In keeping with the format, what I do as the writer is make the story flow with each episode.  In other words, I don't go off in left field somewhere.  Each episode, the audience will learn more and more about certain aspects of the character's lives.  Even though you want to leave things to the imagination, some things need to be explained more or shown.  With each episode, I give the audience a little more to go on.  I feel this makes it interesting and you win them over wanting to see the next episode.

As far as the general time line goes, do you try and stick to day-by-day or also look at story arches that stretch out over the season?   

Darren  So far with episodes one through three, I think the audience will find through present time of the story, that it is somewhat day to day or maybe like a week a part. Now, once episodes four through six come to life, the gap may stretch somewhat to indicate some time lapse has gone by; But not too far apart. As far as the writing, the biggest thing I want to accomplish is just staying consistent and insuring each scene flows and makes sense to the audience. I don't want to go off on a tangent and write scenes that make no sense to the story.

What is the hardest part of producing a series like this?  Logistics, scheduling, editing, locations, filming, soundtrack, something else?

Darren  Well, generally anything which involves law enforcement in film is going to be extremely expensive with locations, uniforms, cars, props, etc.  This is one reason why Partners is the type of story it is; character driven, not action driven.  The budget for Partners is definitely not low by any means, but it can not afford crashed cars, high liability stunts, explosions or damage of personal or city owned property.  

Once I presented the Mayor and the Town of Cramerton with the concept of the story, they were fine realizing it focuses on the actual people, not the action.  Locations have been very easy to date as the town in general is very excited about the project, and feels it represents the feel and mood of it's own people.  Shoots will most always be on a Friday through a Sunday since all the cast and crew either have other jobs during the week, or are really busy as professional actors on other projects.  Our director, Jesse H. Knight is also our editor and sound mixer, and "CutshawKane" does all the original score.  There are always challenges to any project, but for the most part, Partners has been a wonderful experience through all aspects of the process.

Partners is being released in the "New Media" category.  What is "New Media"?

Darren  New Media means the product will be distributed and released through Internet means such as YouTube, Vimeo, Hulu, Netflix, amazon, iTunes, personal web site or any other web series site. Per SAG-AFTRA Rules, you can not do theatrical or DVD release like with the other signatories. So, making money from the product will come in the form of the customer paying for the episode download.

When and where can we begin watching Partners?

Darren  The first three of six episodes will up for paid, New Media download on the forthcoming, updated Partners Web Site by July 2014.  Once all six are completed by 2015, I will be seeking other outlets as well.  I thought a personal web site set up in a fashion like Amazon or iTunes would be a good start.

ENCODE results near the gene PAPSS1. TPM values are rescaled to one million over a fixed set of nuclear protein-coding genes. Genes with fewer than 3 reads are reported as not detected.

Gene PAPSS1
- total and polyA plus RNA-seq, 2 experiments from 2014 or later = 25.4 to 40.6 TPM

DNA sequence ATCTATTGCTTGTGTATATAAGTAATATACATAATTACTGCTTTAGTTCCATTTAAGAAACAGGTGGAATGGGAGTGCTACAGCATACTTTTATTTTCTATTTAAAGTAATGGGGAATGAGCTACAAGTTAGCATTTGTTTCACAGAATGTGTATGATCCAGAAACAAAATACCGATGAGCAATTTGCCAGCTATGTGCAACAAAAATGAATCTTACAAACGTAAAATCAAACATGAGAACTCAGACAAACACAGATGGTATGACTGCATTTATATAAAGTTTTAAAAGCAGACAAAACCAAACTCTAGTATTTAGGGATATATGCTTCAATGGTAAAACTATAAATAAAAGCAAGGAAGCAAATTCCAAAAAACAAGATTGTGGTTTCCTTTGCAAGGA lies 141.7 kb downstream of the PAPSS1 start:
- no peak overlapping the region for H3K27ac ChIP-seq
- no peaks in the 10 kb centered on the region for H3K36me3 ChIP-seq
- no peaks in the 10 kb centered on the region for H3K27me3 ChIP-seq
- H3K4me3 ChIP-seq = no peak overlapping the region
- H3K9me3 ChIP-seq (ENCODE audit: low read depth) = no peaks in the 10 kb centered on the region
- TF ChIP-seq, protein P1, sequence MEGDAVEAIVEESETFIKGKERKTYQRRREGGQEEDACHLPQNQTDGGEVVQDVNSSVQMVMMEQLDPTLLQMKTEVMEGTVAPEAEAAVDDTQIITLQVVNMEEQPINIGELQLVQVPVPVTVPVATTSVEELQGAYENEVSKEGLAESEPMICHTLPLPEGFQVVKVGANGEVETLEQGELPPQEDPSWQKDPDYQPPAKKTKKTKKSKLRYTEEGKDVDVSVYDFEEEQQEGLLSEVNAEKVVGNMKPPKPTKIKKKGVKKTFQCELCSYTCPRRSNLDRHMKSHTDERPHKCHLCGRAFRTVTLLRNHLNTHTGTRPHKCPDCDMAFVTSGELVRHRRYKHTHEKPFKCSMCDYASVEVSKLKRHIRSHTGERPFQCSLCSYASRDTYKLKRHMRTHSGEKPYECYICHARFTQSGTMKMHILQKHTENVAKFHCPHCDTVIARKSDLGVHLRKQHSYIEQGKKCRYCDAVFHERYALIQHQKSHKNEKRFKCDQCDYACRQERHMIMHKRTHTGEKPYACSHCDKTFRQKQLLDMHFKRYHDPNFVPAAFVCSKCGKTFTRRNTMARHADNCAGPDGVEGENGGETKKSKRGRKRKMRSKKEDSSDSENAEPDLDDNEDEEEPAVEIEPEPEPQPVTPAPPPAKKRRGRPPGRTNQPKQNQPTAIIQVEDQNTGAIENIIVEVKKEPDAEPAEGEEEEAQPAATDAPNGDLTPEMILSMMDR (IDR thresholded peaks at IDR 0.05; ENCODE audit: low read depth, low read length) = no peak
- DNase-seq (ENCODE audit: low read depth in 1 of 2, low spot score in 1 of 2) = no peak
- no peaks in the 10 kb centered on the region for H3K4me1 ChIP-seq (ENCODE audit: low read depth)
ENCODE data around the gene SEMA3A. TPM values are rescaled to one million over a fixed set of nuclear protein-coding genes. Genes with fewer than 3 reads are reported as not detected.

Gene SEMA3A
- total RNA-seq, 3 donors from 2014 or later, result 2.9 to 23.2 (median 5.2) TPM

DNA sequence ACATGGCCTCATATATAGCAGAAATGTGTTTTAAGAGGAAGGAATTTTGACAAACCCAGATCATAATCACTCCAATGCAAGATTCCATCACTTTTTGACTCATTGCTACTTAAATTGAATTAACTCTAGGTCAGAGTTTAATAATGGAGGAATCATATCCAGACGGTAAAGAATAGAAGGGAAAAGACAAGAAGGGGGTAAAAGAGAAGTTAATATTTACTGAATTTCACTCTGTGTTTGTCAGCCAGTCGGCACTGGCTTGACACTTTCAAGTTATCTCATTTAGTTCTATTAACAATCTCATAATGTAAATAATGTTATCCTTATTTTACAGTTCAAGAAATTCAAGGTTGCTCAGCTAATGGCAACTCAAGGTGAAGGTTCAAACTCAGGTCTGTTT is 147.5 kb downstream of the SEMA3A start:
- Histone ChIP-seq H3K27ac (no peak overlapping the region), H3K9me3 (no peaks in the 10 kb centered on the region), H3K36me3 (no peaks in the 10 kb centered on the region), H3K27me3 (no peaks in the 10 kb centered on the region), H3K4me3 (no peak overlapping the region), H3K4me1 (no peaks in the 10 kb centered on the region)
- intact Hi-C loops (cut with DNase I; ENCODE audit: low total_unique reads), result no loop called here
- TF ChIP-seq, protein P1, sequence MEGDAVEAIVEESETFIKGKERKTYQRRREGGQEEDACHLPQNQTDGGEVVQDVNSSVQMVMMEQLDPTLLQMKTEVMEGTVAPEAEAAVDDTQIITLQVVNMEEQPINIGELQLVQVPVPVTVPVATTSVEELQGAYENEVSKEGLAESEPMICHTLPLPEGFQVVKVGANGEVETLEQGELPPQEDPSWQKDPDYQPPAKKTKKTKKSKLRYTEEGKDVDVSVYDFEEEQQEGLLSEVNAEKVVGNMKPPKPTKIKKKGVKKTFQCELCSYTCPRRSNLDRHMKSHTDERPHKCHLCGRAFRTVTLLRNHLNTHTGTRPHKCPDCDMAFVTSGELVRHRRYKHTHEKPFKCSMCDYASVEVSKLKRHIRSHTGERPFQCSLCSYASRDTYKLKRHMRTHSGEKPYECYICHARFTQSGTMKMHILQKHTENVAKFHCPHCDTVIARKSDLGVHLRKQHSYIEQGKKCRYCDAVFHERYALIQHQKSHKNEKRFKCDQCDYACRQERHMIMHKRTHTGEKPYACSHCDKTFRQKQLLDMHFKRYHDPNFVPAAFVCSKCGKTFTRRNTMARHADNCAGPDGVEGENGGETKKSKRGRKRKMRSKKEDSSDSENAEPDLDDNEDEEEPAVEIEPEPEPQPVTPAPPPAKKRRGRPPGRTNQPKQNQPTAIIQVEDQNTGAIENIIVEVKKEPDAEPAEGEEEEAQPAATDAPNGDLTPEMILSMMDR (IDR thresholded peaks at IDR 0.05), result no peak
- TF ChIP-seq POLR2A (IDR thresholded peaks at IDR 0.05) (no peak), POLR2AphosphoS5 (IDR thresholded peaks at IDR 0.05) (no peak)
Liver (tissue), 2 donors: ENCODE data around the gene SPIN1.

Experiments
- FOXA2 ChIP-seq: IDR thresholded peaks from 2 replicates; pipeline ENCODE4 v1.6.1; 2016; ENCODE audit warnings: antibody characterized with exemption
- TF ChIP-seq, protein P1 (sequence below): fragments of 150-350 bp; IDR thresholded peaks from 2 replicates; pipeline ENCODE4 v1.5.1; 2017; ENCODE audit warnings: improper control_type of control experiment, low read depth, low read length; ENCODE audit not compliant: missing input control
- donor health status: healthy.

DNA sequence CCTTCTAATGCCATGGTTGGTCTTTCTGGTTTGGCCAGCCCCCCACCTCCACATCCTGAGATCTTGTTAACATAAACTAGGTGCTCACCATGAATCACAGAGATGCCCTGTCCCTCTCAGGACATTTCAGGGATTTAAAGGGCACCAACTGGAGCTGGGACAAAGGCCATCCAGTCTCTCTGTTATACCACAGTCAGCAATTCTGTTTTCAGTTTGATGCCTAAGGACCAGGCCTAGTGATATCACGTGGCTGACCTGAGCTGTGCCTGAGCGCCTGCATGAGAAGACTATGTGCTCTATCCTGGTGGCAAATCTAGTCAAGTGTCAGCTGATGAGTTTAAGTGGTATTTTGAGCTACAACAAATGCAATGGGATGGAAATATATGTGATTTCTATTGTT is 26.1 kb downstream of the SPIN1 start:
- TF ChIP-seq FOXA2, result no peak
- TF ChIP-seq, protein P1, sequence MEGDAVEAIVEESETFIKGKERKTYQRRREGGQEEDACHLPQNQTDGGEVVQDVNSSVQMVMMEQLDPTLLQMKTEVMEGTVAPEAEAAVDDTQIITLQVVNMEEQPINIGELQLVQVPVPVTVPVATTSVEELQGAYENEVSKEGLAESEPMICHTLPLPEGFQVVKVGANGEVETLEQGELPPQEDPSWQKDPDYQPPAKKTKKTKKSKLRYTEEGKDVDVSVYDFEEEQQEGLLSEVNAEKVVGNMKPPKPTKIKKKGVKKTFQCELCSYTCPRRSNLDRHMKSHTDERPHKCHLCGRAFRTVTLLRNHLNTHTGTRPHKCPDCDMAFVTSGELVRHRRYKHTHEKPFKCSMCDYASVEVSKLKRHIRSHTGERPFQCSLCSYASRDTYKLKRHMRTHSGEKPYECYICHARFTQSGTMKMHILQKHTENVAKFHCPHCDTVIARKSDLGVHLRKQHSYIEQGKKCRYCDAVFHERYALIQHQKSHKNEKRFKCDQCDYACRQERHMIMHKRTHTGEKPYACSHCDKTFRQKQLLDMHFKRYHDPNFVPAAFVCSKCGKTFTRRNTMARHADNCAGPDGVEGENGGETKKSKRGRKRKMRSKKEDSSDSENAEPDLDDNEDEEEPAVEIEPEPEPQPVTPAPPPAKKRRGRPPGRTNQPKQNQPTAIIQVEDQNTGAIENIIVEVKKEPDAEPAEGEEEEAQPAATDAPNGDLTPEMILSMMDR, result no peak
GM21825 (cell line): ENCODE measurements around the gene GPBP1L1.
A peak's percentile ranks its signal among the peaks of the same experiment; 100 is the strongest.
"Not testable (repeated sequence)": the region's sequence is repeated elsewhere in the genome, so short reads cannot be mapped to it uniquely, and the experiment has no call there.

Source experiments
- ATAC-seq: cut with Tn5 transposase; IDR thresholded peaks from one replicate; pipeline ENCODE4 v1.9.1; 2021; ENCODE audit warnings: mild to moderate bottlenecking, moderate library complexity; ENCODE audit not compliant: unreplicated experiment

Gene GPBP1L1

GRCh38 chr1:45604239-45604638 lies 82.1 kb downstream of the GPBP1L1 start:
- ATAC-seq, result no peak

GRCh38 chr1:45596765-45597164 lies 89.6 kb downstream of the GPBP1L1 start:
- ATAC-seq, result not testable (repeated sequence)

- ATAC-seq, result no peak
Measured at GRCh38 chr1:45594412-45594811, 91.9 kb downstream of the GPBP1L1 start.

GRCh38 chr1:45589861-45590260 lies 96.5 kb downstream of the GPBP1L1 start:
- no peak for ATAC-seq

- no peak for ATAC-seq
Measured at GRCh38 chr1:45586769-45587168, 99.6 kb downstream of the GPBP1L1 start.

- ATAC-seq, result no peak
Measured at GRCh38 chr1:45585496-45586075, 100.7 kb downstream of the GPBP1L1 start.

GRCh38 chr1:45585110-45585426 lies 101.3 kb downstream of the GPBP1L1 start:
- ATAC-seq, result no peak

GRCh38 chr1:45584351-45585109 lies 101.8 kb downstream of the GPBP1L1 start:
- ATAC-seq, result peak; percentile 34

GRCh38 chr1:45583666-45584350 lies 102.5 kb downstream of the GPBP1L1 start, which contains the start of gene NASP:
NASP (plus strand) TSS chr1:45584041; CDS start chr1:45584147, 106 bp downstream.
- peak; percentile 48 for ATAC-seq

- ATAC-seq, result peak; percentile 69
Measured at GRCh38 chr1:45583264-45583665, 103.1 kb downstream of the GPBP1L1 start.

How long do you think it will be before New Media becomes just media?

Darren  Good question!  I think theatrical release feature films are going to be far and few between.  DVD rentals and sales are also slowly moving out.  People today simply want to watch content in the comfort of their own home or mobile device.  It is just simply the way of the world.  

I hate to see the old fashion methods go away, but as a filmmaker attempting to make money in this business,  to continue the craft, I also must adapt to the change of the times.  Partners has a large following.  There is a massive amount of interest in it.  I feel with a little more promotion of the project, especially once the new web site is up, it will do well.  People want honest and real stories.  Reality Shows are killing the old fashioned writer and storyteller.  I see Partners doing well with the middle age viewer and especially with the national police community.

How did you get Duane A. Sikes and Louis Green Black on board as producers?

Darren  Duane Sikes has been so instrumental in my young producing career. He trusts me and believes in the work I am doing. He and I go all the way back to Park Bench and Last Call of Duty. He is a great man and a great friend. Louise Greene Black is my mother in law. She fell in love with Last Call of Duty, and wanted to see me do another police style drama. 

Duane and Louise are the blood running through the veins of Partners. They are the ones who financially make this a reality. I love them both dearly and it is an honor to have their names front and center on this project.

What do you most want people to know about the series and take away from it?

Darren  My hope is that people will walk away from it with a fondness and caring of both story and characters; and a better understanding that police officers are real human beings out of the uniform.

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I retired as a police officer after twenty three years working downtown Cincinnati for all my career. The second career choice was acting where I have been semi successful. I believe you have a shire thing here with real police issues and how to portray that on camera. Great Job and thank you from an old cop tired of hollywood Idea of how police are portrayed.

Jeffry Winkler